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Subject svn commit: r865805 - in /websites/staging/directory/trunk/content: ./ apacheds/basic-ug/2.3.1-adding-schema-elements.html apacheds/basic-ug/images/schema-browser-person.png apacheds/basic-ug/images/schema-browser-tree.png
Date Sun, 16 Jun 2013 07:22:06 GMT
Author: buildbot
Date: Sun Jun 16 07:22:05 2013
New Revision: 865805

Staging update by buildbot for directory

  (with props)
  (with props)
    websites/staging/directory/trunk/content/   (props changed)

Propchange: websites/staging/directory/trunk/content/
--- cms:source-revision (original)
+++ cms:source-revision Sun Jun 16 07:22:05 2013
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Modified: websites/staging/directory/trunk/content/apacheds/basic-ug/2.3.1-adding-schema-elements.html
--- websites/staging/directory/trunk/content/apacheds/basic-ug/2.3.1-adding-schema-elements.html
+++ websites/staging/directory/trunk/content/apacheds/basic-ug/2.3.1-adding-schema-elements.html
Sun Jun 16 07:22:05 2013
@@ -138,6 +138,109 @@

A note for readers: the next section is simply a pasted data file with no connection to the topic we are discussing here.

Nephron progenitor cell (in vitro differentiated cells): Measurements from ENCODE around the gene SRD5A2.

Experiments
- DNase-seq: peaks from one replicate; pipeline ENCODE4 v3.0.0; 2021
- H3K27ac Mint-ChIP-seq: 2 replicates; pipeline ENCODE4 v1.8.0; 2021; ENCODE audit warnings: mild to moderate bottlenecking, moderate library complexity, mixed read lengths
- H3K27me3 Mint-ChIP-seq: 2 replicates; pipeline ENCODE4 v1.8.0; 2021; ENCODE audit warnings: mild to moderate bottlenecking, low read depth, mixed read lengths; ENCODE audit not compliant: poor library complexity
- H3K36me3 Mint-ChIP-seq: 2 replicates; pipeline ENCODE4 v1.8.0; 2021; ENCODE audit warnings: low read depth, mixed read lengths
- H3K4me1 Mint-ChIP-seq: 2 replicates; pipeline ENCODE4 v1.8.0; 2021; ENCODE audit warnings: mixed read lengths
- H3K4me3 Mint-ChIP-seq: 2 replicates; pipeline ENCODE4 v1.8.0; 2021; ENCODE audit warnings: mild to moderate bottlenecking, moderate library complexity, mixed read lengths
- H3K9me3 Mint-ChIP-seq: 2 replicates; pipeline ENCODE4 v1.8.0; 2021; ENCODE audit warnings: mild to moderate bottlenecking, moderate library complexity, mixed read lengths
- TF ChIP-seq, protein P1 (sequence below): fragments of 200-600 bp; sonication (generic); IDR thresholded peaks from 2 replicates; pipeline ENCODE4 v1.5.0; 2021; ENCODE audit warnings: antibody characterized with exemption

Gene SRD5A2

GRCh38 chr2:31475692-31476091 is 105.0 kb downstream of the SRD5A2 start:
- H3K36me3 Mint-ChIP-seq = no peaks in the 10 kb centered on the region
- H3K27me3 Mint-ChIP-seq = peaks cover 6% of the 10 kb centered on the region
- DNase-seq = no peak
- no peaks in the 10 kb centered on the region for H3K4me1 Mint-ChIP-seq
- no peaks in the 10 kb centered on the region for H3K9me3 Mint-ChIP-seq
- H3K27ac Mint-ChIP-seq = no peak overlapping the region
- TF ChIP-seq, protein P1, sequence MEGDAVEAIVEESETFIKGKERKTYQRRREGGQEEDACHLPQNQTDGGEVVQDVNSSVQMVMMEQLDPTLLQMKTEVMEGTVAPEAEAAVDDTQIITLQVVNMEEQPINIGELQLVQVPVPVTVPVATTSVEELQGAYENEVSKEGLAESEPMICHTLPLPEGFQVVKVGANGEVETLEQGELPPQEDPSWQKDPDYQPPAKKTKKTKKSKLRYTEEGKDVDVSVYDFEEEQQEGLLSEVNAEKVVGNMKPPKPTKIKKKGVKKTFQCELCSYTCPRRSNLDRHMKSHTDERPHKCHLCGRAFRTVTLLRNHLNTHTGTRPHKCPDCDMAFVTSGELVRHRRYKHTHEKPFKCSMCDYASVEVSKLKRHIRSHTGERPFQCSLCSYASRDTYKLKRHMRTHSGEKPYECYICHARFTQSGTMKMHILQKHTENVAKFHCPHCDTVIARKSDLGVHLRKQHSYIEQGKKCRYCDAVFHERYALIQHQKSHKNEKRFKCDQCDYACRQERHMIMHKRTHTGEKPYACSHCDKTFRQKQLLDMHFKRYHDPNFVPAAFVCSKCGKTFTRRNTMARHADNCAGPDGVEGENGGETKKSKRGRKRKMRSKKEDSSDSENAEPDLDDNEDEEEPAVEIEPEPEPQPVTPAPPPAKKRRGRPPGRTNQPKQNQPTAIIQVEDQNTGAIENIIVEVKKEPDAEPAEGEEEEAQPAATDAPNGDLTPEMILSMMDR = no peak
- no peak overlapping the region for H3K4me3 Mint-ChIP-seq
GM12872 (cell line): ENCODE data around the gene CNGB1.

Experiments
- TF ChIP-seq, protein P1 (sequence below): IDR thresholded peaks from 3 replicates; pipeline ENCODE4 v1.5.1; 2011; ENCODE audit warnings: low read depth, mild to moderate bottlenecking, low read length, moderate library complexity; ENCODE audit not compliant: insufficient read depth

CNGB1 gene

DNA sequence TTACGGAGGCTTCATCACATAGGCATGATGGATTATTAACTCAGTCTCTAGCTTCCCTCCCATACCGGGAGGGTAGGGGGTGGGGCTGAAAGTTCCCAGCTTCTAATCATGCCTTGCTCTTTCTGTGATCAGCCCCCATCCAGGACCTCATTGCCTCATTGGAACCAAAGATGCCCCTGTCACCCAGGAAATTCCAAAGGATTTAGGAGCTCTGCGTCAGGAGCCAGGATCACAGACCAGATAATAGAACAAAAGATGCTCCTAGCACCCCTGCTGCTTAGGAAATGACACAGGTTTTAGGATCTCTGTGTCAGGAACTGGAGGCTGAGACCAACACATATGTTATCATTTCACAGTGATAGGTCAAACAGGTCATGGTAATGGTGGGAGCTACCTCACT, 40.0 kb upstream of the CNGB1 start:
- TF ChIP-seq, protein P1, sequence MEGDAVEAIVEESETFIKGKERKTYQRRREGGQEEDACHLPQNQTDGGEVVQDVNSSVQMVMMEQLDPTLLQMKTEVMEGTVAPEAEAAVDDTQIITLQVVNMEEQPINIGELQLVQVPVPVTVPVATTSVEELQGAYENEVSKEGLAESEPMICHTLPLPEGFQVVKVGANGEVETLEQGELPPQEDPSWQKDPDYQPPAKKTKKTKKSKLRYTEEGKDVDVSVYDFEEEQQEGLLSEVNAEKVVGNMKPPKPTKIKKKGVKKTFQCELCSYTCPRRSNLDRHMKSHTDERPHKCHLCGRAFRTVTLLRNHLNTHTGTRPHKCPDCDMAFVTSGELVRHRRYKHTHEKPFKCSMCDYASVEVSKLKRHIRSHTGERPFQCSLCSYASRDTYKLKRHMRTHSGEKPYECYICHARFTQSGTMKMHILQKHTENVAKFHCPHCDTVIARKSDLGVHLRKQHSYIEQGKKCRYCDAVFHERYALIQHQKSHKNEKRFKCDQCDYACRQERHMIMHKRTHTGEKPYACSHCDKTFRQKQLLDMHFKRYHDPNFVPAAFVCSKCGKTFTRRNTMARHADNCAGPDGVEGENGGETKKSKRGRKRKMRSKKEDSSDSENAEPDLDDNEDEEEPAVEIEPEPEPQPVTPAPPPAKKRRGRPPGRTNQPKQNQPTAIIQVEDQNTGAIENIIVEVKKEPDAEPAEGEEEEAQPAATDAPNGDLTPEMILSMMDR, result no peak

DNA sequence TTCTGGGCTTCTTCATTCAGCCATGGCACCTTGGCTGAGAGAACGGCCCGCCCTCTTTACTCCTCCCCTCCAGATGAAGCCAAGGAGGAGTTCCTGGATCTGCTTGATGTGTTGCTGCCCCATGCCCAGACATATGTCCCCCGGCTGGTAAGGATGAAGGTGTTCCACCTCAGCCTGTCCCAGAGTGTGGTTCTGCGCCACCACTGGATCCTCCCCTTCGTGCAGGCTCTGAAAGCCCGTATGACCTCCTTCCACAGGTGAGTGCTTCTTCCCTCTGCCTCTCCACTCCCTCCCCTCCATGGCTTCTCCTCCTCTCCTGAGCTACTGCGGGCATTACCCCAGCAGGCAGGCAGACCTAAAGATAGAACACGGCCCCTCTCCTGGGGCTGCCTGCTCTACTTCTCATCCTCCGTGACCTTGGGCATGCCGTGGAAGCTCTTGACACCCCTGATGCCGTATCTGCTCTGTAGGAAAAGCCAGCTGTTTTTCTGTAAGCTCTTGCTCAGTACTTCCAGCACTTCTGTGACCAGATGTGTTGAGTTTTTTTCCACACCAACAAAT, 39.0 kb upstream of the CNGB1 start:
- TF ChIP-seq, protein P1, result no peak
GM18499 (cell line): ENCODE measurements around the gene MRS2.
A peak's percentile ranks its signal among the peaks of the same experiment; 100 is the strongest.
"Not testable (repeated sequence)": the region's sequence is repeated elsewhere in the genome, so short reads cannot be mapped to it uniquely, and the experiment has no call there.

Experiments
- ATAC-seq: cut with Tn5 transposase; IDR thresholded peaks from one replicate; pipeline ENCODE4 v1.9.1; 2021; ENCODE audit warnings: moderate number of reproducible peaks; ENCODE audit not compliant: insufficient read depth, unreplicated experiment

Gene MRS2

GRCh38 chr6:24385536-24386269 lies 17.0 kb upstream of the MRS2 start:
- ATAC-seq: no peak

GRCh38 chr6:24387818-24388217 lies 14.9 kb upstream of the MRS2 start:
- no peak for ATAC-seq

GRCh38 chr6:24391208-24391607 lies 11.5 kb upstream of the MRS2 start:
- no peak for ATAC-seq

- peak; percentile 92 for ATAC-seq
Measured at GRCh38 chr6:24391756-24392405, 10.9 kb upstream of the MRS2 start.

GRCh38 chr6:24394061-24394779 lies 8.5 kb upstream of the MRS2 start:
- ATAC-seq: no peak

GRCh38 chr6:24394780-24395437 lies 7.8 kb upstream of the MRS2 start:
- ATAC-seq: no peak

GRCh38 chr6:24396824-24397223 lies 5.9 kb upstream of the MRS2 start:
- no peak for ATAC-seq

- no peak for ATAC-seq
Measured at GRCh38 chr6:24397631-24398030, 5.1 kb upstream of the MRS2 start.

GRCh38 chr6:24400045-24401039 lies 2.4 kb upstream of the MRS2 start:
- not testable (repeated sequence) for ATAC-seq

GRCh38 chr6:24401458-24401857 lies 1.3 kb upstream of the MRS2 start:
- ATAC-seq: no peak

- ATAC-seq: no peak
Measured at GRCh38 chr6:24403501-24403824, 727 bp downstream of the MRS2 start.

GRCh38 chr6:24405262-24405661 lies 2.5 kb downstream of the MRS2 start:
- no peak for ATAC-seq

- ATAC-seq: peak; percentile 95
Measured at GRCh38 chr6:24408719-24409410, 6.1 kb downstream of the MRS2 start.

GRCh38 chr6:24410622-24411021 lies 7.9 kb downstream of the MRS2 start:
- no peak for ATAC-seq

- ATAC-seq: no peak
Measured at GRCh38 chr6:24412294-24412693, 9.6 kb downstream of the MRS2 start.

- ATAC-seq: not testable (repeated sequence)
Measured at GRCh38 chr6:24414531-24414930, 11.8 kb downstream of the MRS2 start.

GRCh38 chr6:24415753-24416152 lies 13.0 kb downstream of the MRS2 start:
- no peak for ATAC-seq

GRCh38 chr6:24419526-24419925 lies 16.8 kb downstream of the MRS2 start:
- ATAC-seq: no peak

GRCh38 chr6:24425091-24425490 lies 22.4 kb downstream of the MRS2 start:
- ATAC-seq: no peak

<h1 id="231-adding-schema-elements">2.3.1 - Adding Schema Elements</h1>
+<h2 id="motivation">Motivation</h2>
+<p>The schema of an LDAP server is comprised of object classes, attributes, syntaxes
and matching rules. Basically it defines which entries are allowed within the server and how
the server should handle them</p>
+<DIV class="info" markdown="1">
+**Is it always necessary to define my own schema elements?**
+No. ApacheDS comes with a comprehensive set of predefined, standardized schema elements (like
inetOrgPerson). It is quite common to solely use the predefined schema. The same holds true
for other directory servers, by the way.
+<p>In the following text the addition of user defined schema elements to the schema
is described in tutorial style. </p>
+<h2 id="browsing-apacheds-schemas">Browsing ApacheDS schemas</h2>
+<p>LDAPv3 servers publish their schema via LDAP. Thus it is possible to list the schema
elements with standard LDAP tools. For instance it is possible to use the ldapsearch command
line tool to list all object classes</p>
+<div class="codehilite"><pre>$ ldapsearch -h zanzibar -p 10389 -D &quot;uid=admin,ou=system&quot;
-w ****** \
+     -b &quot;cn=schema&quot; -s base &quot;(objectclass=subschema)&quot;